By JONAH LOSSIAH
ONE FEATHER STAFF
Jacob Saunooke, a member of the Eastern Band of Cherokee Indians, applied for his job like many do these days. He saw a posting online and threw his name in the hat.
Saunooke had finished up his graduate degree in architecture at the University of South California and was feeling pretty good about himself. He had been working with an architecture company in the San Francisco area and was searching for what exactly he wanted to do. So, he shot for the stars. This job opening was as a designer for Tesla, with the official title being A-Class Exterior Surfacer 1.
The first challenge he faced was patience. Tesla left him waiting for almost nine months before he got the call.
“I’d totally forgotten what I’d applied for…I was sitting in rush-hour traffic thinking to myself ‘man, how cool is this,’” said Saunooke.
“Being an automotive designer has always been my dream job, and it’s funny how it just kind of happened.”
He was officially a candidate for the job. For this position there was a month and a half trial period for him and 11 other looking to earn a position. Those 12 were picked from 1,500 applicants, and that list was eventually trimmed to just four. Saunooke said that Tesla had around 500,000 applications across their company that year.
“If you’re into doing innovative work, there are really only a few places you can do that in the automotive industry.”
Saunooke’s first official day was May 11, 2015, more than a year after he had originally applied for the job. Although there was a lot of pressure, he says one of the hardest things he had to do was be away from his wife, Jenna, who was going to Berkeley Law School. He initially thought the job might be at Tesla’s Factory in Fremont, Calif., which is just down the road from Berkeley, but it turns out they wanted him in Los Angeles.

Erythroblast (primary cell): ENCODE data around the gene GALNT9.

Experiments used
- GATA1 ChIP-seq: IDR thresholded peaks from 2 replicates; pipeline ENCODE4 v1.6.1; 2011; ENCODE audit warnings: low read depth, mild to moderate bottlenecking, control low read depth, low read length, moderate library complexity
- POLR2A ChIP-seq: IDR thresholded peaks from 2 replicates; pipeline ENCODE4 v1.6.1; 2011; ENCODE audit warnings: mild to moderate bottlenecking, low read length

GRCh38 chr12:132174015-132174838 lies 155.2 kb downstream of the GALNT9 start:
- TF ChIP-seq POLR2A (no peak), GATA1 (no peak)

“We did that for a little over a year. We had just gotten married that summer too. So, we got married and I moved out to a different city, and that was really hard. Every other week I’d drive up for the weekend. I’d leave work at five and get there around midnight, and Sunday I’d do the same thing.”
This was a difficult stretch for Saunooke, who began to second-guess himself. His father, Robert Saunooke, remembers when his son called him during this time.
“He was uncertain. He loves his wife very much…he talked to me about quitting and leaving Tesla and trying something else. I said ‘Dude, stay at Tesla. They like you’,” said Robert Saunooke.
Jacob listened to his father and decided to request a transfer to an office closer to Berkeley.
“My priorities are always family. They always have been. In my mind, if they wouldn’t have transferred me I would’ve said ‘alright, I have to be with my wife,’” said Saunooke.
Fortunately, he persevered and solidified himself on the Tesla design team. At first, he worked on some of the smaller aspects of the cars, such as the door handles, cameras, and mirrors.
In less than three years, Saunooke worked his way all the way up to the head of exterior design, officially a Senior A-Class Stylist.